Jeff Matovic has lived more than half of his life with a cruel case of Tourette Syndrome. For years, he experienced violent tics at inopportune moments, swinging his legs and arms around like a marionette without any control, left feeling helpless and depressed.
With his tics and outbursts getting progressively worse through the years and with no relief from drugs or therapy, Jeff decided to take action, convincing his doctors and insurance company to try an experimental operation — surgery to implant a small pacemaker into his brain — that would change his life for good.
For James Fussell, a journalist from Kansas who also suffered from Tourette, good days were hard to come by. Living for more than 40 years with the condition, Fussell finally hit his low-point — crying under his office desk — and didn’t know how much longer he could survive. It wasn’t until Oprah Winfrey sent him a tape of her interview with Jeff Matovic that Fussell saw hope.
“Ticked: A Medical Miracle, A Friendship, and the Weird World of Tourette Syndrome” (Chicago Review Press, May 2013), by James A. Fussell and Jeffrey P. Matovic, with a foreword by Jeff Foxworthy, is the tale of one man’s personal struggle and triumph over a debilitating condition and how his miracle has inspired others.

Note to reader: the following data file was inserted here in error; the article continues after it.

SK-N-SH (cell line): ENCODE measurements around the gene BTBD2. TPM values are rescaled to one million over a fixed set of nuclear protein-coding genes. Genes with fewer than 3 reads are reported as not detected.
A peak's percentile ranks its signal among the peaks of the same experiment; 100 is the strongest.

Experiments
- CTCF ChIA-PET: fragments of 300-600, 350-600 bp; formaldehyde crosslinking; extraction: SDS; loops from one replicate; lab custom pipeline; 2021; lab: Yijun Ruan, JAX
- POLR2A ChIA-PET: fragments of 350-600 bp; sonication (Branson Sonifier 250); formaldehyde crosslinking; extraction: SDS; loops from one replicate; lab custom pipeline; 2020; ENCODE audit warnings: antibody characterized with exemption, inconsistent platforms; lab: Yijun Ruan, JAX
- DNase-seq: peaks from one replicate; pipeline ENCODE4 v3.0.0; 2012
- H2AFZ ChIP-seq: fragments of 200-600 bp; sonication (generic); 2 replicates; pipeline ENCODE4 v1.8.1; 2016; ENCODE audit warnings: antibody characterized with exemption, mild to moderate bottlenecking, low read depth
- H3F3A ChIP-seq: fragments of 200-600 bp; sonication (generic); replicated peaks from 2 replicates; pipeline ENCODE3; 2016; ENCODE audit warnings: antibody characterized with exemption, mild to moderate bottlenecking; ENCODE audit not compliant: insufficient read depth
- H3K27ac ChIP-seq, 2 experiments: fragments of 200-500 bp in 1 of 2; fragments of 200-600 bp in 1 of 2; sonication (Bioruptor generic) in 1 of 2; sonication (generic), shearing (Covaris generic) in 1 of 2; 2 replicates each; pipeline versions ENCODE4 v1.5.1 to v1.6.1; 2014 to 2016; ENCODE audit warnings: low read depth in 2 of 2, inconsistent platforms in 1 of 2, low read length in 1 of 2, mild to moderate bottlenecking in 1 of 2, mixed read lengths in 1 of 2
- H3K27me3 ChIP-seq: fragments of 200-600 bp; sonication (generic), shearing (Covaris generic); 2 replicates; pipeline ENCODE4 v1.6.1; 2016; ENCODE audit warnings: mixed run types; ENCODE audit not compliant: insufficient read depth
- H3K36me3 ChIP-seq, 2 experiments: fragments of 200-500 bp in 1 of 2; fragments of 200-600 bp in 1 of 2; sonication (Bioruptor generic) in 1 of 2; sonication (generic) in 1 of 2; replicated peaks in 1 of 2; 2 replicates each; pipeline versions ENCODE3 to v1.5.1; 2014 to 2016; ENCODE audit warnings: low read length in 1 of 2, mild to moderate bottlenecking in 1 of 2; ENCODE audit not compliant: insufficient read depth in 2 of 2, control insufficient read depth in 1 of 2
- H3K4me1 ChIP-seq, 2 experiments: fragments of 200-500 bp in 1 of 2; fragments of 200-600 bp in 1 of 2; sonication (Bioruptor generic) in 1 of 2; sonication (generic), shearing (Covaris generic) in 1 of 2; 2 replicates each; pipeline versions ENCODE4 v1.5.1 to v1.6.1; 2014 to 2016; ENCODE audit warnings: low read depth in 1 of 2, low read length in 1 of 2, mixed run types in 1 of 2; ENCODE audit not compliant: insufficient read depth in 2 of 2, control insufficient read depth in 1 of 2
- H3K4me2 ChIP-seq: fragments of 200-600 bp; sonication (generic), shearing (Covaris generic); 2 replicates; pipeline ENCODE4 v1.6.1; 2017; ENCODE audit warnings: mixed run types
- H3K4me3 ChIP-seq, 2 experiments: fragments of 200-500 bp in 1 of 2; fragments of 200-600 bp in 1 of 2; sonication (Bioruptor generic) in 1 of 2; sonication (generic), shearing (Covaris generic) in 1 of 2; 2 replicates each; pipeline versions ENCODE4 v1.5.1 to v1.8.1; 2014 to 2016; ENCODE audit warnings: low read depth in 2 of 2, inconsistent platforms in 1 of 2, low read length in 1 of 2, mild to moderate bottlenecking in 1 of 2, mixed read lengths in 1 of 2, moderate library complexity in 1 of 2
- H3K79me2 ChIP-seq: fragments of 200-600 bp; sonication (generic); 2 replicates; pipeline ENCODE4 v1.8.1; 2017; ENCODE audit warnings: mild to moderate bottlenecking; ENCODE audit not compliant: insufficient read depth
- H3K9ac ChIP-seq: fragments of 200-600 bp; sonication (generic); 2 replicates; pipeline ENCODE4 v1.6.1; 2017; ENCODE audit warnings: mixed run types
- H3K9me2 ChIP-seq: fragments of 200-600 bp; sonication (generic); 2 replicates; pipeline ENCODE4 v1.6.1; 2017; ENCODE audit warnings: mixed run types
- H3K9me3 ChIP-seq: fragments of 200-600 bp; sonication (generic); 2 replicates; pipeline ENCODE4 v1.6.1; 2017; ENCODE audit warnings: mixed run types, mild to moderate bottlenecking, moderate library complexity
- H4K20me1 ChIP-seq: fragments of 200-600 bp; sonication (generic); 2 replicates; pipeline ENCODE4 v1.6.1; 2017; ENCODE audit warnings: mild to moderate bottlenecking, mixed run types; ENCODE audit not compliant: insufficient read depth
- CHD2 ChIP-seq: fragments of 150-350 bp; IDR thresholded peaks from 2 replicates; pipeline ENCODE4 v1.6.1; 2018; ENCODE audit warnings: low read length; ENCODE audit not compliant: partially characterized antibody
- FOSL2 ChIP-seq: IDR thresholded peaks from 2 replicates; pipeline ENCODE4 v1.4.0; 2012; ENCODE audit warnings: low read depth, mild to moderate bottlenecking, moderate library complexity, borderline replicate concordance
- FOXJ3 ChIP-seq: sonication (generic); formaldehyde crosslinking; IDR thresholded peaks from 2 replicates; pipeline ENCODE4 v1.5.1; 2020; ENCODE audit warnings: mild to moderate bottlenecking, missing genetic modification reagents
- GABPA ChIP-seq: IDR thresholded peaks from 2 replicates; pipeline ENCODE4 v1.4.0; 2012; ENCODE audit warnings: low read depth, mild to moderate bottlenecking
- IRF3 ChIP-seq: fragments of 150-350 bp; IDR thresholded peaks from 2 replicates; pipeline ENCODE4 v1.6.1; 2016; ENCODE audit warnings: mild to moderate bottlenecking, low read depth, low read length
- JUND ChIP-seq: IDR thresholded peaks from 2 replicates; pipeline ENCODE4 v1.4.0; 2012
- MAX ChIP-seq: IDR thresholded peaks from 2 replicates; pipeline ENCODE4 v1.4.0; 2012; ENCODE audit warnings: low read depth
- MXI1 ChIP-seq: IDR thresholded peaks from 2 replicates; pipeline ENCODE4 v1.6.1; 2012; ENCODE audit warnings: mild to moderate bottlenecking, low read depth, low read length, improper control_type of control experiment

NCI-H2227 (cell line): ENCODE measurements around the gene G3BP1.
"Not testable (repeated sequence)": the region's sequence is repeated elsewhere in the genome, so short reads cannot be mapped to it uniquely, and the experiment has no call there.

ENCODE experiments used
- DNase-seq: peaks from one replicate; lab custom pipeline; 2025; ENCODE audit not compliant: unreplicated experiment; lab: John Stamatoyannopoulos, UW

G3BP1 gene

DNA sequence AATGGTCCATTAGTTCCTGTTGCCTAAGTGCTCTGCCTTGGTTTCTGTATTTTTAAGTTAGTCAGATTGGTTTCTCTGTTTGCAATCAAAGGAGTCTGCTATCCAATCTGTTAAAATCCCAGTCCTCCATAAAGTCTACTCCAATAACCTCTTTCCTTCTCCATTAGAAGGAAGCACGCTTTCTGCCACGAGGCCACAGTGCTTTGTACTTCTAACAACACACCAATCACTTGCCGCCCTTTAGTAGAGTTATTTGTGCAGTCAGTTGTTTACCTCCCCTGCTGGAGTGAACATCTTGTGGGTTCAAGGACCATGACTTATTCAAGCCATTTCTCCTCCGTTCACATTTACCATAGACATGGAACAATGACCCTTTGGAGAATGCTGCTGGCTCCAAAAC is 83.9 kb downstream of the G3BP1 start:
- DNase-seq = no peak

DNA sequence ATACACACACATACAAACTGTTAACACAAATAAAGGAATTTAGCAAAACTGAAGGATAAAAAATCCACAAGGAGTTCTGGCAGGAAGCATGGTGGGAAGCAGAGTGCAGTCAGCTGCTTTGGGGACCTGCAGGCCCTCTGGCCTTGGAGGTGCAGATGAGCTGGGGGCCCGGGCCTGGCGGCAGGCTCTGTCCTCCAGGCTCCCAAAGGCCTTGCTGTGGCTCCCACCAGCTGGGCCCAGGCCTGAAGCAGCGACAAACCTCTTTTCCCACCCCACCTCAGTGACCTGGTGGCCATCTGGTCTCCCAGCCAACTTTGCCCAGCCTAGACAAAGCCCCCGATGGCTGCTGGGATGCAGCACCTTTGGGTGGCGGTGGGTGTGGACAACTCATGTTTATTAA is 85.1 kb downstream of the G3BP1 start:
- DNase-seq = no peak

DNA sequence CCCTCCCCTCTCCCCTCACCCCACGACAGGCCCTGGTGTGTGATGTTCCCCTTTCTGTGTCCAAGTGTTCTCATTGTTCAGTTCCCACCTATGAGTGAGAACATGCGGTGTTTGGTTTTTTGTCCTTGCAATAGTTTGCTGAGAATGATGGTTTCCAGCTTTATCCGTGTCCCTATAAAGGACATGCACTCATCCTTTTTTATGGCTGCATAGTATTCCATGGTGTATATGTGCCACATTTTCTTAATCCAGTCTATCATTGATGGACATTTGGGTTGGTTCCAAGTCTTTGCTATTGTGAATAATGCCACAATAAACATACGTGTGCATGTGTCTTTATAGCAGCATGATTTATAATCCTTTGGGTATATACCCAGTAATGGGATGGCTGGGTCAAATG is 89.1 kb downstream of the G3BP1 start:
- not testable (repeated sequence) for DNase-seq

“Ticked” gives a rare glimpse into the lives afflicted by the bizarre brain disorder in a double-narrative that is both eye-opening and inspiring. Fussell and Matovic’s stories bring smiles and tears as readers follow them through their daily bouts with the disorder, from the maddening frustration of regularly spilling Corn Flakes to the heartbreak of scaring the family pet.
In accessible and simple terminology, Fussell explains the wide variety of different symptoms — seen firsthand when he attends the national Tourette convention — and discusses the latest in medical research and treatments for Tourette Syndrome, reassuring those affected by the disorder that all hope is not lost.
A remarkable story about a blossoming friendship and overcoming a debilitating condition, “Ticked” will inspire readers to look beyond the stigmas and peculiarity of movement disorders and see the real human struggle that lies behind those afflicted with Tourette Syndrome.